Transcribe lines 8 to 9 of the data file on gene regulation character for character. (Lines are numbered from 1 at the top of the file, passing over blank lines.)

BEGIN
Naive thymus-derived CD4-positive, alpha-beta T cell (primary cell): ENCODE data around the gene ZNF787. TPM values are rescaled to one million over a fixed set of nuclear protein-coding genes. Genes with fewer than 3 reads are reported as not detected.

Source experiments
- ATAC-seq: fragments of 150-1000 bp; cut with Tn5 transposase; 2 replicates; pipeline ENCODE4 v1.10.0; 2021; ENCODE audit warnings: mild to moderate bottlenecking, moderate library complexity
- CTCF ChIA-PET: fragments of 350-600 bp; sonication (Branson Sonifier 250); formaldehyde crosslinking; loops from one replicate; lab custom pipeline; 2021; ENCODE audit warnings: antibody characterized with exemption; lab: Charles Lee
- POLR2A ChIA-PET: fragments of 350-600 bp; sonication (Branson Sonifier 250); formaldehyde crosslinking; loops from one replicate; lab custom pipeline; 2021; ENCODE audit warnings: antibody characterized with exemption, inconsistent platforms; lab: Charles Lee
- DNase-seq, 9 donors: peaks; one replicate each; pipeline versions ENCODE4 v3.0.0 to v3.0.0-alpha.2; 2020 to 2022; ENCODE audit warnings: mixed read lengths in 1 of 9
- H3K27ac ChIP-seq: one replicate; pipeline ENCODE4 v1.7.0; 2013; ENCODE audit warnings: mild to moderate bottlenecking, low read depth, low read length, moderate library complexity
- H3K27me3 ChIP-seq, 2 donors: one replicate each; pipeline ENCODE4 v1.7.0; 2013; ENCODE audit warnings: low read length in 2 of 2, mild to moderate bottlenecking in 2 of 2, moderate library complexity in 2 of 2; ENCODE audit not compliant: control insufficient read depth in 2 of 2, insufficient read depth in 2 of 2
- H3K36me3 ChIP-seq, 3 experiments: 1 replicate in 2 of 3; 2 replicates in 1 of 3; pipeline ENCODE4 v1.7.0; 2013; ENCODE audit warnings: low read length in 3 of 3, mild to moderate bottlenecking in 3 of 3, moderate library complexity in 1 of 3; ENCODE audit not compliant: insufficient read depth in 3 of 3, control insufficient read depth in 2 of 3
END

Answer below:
- H3K27me3 ChIP-seq, 2 donors: one replicate each; pipeline ENCODE4 v1.7.0; 2013; ENCODE audit warnings: low read length in 2 of 2, mild to moderate bottlenecking in 2 of 2, moderate library complexity in 2 of 2; ENCODE audit not compliant: control insufficient read depth in 2 of 2, insufficient read depth in 2 of 2
- H3K36me3 ChIP-seq, 3 experiments: 1 replicate in 2 of 3; 2 replicates in 1 of 3; pipeline ENCODE4 v1.7.0; 2013; ENCODE audit warnings: low read length in 3 of 3, mild to moderate bottlenecking in 3 of 3, moderate library complexity in 1 of 3; ENCODE audit not compliant: insufficient read depth in 3 of 3, control insufficient read depth in 2 of 3